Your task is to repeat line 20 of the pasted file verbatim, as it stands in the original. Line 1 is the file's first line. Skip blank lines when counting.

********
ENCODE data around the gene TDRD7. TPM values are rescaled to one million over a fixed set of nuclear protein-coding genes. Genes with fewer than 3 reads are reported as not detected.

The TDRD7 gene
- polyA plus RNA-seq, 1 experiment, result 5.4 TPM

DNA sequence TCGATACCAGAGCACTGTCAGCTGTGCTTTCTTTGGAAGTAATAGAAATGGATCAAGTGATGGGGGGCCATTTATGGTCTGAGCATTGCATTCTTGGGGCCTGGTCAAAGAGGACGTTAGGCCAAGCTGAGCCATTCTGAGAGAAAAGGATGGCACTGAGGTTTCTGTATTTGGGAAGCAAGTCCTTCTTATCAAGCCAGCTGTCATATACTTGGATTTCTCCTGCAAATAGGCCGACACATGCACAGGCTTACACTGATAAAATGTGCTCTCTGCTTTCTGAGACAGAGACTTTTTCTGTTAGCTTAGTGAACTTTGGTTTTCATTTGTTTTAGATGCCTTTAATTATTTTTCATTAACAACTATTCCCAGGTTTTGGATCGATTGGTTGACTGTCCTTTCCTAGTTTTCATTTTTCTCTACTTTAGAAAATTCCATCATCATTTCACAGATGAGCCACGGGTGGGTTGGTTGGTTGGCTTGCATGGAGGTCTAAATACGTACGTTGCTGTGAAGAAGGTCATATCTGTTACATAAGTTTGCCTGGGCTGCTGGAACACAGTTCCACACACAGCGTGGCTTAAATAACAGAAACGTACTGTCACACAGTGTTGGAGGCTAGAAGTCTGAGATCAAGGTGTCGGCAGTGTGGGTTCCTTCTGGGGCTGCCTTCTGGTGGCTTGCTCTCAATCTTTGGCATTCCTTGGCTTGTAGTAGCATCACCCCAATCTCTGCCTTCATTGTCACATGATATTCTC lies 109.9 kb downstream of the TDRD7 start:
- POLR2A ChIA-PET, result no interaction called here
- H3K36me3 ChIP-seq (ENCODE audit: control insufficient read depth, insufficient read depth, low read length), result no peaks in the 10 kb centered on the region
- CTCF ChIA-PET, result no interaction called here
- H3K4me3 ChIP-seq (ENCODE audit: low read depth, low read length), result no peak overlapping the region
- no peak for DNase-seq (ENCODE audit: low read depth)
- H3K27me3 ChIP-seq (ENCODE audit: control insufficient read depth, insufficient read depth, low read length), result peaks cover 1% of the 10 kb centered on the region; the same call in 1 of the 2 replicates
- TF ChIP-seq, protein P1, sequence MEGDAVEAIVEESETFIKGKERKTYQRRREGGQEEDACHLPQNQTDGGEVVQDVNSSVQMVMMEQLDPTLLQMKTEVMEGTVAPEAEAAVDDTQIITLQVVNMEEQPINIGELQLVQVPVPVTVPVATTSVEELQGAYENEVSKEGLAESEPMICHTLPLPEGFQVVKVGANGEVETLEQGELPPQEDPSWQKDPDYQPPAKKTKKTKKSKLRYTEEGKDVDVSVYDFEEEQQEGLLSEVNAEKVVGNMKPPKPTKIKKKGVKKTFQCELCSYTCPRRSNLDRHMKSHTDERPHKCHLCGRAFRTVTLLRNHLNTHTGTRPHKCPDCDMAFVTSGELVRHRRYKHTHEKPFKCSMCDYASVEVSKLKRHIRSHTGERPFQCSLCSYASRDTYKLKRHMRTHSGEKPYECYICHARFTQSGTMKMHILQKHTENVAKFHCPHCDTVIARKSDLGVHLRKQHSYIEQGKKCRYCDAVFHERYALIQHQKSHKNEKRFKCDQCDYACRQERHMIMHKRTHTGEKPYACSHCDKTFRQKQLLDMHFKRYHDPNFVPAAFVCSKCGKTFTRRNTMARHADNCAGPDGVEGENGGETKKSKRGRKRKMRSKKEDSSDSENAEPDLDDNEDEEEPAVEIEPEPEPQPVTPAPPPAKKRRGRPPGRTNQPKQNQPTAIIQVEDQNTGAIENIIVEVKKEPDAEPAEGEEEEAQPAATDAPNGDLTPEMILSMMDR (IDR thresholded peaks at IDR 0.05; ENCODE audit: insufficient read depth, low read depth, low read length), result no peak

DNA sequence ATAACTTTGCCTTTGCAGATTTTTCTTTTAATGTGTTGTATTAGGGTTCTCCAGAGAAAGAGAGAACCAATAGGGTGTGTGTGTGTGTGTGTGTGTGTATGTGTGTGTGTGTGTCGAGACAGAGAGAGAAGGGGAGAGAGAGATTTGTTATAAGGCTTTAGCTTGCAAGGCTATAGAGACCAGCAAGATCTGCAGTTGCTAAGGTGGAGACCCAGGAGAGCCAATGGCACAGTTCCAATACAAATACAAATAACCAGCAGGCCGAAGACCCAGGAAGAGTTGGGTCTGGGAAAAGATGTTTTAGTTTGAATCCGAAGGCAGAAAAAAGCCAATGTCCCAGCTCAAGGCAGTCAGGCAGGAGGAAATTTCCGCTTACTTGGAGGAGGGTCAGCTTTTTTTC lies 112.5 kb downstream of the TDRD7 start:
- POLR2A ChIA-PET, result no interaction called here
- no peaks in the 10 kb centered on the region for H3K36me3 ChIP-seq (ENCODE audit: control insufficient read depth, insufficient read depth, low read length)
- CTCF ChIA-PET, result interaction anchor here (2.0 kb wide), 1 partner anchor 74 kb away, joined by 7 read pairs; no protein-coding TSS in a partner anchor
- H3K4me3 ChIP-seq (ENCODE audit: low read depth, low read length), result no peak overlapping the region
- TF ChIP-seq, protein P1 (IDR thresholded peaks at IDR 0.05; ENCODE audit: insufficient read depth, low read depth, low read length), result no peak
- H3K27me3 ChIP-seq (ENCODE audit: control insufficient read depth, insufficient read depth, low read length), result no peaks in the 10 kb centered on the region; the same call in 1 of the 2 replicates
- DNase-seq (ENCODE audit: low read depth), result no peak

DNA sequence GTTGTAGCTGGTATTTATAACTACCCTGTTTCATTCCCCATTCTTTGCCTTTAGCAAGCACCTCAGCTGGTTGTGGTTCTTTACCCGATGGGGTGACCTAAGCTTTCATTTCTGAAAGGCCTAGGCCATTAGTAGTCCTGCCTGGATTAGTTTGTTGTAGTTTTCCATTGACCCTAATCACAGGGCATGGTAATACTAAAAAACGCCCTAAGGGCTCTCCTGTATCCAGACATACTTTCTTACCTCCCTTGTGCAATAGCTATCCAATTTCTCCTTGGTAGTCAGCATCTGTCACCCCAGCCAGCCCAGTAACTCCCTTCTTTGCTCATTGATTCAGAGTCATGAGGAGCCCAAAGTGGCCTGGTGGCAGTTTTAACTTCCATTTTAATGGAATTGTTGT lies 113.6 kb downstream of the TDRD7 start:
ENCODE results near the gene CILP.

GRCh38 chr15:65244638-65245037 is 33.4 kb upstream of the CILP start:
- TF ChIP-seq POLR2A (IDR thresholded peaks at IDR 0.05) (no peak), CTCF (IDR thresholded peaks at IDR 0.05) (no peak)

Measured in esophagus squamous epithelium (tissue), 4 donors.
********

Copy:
DNA sequence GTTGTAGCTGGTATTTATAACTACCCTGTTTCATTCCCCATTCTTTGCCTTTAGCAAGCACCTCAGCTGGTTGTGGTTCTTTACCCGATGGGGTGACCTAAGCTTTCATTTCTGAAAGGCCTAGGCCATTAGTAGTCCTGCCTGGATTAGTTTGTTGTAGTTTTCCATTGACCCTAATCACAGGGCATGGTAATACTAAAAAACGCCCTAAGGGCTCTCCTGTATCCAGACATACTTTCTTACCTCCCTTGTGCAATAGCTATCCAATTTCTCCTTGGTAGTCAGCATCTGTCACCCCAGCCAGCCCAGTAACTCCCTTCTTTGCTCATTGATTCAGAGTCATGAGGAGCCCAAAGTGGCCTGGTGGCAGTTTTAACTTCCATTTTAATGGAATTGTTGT lies 113.6 kb downstream of the TDRD7 start: